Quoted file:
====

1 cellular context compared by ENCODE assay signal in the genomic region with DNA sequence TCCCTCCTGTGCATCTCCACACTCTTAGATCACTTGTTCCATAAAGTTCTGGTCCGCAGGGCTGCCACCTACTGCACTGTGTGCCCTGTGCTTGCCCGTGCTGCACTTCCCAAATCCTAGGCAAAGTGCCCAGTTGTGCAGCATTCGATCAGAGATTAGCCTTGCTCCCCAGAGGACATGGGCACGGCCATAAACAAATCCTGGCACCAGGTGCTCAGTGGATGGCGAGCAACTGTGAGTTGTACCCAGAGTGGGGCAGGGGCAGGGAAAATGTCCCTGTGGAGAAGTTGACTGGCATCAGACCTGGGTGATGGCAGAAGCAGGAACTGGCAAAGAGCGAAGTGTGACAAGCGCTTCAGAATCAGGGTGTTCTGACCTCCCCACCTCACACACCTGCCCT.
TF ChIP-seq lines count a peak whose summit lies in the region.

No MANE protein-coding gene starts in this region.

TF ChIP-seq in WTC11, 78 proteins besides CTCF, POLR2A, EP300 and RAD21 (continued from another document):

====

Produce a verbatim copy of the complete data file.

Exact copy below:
1 cellular context compared by ENCODE assay signal in the genomic region with DNA sequence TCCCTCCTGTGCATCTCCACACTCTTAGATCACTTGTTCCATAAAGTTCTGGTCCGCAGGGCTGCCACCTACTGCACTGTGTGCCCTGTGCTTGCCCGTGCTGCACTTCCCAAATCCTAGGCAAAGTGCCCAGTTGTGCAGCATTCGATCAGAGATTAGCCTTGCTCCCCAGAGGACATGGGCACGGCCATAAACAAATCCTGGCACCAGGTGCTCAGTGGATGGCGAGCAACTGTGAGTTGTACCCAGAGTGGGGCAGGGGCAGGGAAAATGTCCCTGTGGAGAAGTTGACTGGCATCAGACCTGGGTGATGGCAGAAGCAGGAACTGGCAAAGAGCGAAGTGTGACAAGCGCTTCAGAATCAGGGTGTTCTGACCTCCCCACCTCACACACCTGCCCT.
TF ChIP-seq lines count a peak whose summit lies in the region.

No MANE protein-coding gene starts in this region.

TF ChIP-seq in WTC11, 78 proteins besides CTCF, POLR2A, EP300 and RAD21 (continued from another document):